New evacuations were ordered Tuesday evening as more than a dozen wildfires raged across Northern California, with the largest ones killing at least 15 people as they scorched the state's famous wine country.
The largest of the deadly fires were burning in Sonoma, Napa and Mendocino counties, with flames ripping through the lush, picturesque landscape.
Officials in the city of Santa Rosa and Sonoma County called for the evacuations of five more areas Tuesday evening. Already, 20,000 people had been ordered to leave the area and other parts of Northern California.
It is too early to tell whether any of the wildfires were started by humans, said Ken Pimlott, director of Cal Fire. "All these fires are under investigation," he told reporters, adding that his department was focusing on rescues and firefighting. But he said the chance the fires were caused by lightning was "fairly minimal."
Here's what we know so far, according to California authorities.
• At least 15 people have died since Sunday night, when most of the fires began. Nine deaths were in Sonoma County, officials said.
• Two of those who died were in Napa County, county spokeswoman Kristi Jourdan said. They were 100-year-old Charles Rippey and his wife, Sara, 98. They died when a fire engulfed their home near the Silverado Country Club north of Napa, Jourdan said.
• About 2,000 homes and businesses have been destroyed by the fires in Northern California, the California Department of Forestry and Fire Protection said Tuesday.
• More than 100 people were being treated at Napa- and Sonoma-area hospitals for fire-related injuries or health issues, including burns, smoke inhalation and shortness of breath.
• Wildfires were burning more than 115,000 acres in California as of Tuesday.
• Most of the Northern California fires ignited Sunday night, driven by winds of more than 50 mph and dry conditions, Pimlott said Monday. The high winds led to "extreme rates of spread and volatile burning conditions," according to Cal Fire.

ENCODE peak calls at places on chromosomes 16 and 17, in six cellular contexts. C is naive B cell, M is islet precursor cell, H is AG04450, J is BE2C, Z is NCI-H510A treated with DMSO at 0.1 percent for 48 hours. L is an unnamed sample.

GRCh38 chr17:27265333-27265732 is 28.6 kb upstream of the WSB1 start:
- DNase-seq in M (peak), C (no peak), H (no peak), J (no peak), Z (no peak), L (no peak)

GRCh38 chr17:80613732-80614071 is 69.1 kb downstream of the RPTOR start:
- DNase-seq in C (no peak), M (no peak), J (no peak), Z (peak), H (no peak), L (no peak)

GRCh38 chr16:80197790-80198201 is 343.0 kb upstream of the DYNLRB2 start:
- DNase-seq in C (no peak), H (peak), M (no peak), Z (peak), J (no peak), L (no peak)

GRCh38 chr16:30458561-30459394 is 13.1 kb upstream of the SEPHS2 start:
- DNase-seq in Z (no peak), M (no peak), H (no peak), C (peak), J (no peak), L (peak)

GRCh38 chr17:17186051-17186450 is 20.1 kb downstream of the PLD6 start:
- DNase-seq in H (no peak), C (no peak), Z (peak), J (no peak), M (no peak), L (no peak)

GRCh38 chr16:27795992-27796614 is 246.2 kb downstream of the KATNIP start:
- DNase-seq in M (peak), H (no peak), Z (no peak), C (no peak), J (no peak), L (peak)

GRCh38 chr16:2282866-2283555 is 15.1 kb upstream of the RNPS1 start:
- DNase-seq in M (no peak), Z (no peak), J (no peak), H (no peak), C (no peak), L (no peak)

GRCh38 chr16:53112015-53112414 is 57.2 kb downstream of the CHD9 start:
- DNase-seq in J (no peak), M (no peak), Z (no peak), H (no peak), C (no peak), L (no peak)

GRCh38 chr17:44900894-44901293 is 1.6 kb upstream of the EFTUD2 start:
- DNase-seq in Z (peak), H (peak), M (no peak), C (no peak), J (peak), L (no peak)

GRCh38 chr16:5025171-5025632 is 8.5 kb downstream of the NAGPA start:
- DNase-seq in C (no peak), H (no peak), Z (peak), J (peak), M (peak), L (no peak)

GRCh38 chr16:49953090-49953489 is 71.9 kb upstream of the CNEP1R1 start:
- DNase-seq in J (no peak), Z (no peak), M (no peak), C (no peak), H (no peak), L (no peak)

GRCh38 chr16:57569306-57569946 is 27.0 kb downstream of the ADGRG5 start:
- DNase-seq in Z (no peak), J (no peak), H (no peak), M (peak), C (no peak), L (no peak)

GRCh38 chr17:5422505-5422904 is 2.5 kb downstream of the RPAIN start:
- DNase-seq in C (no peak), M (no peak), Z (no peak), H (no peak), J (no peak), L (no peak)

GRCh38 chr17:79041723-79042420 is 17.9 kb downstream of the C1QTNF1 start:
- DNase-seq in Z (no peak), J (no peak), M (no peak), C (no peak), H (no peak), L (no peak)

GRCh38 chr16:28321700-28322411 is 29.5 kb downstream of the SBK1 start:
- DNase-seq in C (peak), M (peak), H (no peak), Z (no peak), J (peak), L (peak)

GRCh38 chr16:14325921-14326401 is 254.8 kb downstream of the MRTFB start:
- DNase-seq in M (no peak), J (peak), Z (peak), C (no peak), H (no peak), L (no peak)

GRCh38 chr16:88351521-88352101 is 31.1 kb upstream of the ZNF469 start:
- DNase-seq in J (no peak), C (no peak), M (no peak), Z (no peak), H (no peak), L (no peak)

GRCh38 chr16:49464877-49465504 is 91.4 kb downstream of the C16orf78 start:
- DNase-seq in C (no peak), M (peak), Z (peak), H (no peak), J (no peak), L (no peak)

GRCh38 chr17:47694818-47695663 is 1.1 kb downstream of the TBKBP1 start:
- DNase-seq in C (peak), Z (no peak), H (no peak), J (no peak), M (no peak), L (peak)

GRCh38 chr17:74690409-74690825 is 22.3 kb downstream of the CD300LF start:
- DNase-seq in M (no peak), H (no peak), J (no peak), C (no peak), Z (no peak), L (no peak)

• More than 180 people are missing, but authorities think communications issues are making it impossible for many of those people to check in with family.
Winds may pick up Tuesday night, and again on Wednesday night, but they won't be as strong as they were Sunday, the National Weather Service said. "Winds and the fire weather threat will decrease Tuesday in the north, but a threat will remain in Southern California," the weather service said Tuesday.
Destruction in Santa Rosa
Margaret Curzon said her parents lost almost everything in the wildfire that destroyed their home and the Coffey Park neighborhood in Santa Rosa, a city of about 175,000 roughly 50 miles northwest of San Francisco.
Her mom woke up early Monday morning and smelled smoke, but thought it was the neighbor's barbecue or chimney, so she went back to sleep. They woke up again because their bichon frise, Brady, was whimpering.
Her father looked outside and his first thought was that there was some sort of bomb, or an attack.
"It looked like we were at war," Curzon said. "The sky was orange and there were embers falling from the sky."
Curzon said her parents had five or 10 minutes to grab their two dogs and anything else they could and escape.
She said it took about a half-hour to get out of their neighborhood because cars were bumper to bumper.
"He could feel the car getting hotter and hotter because the fire kept creeping up and getting closer to them," she said.
The only thing that remained at her house was a concrete statue of the Virgin Mary, Curzon said after visiting the home site later Monday.
The devastation was significant in Santa Rosa. Fire leveled subdivisions and reduced cars and homes into burnt piles of ash and rubble.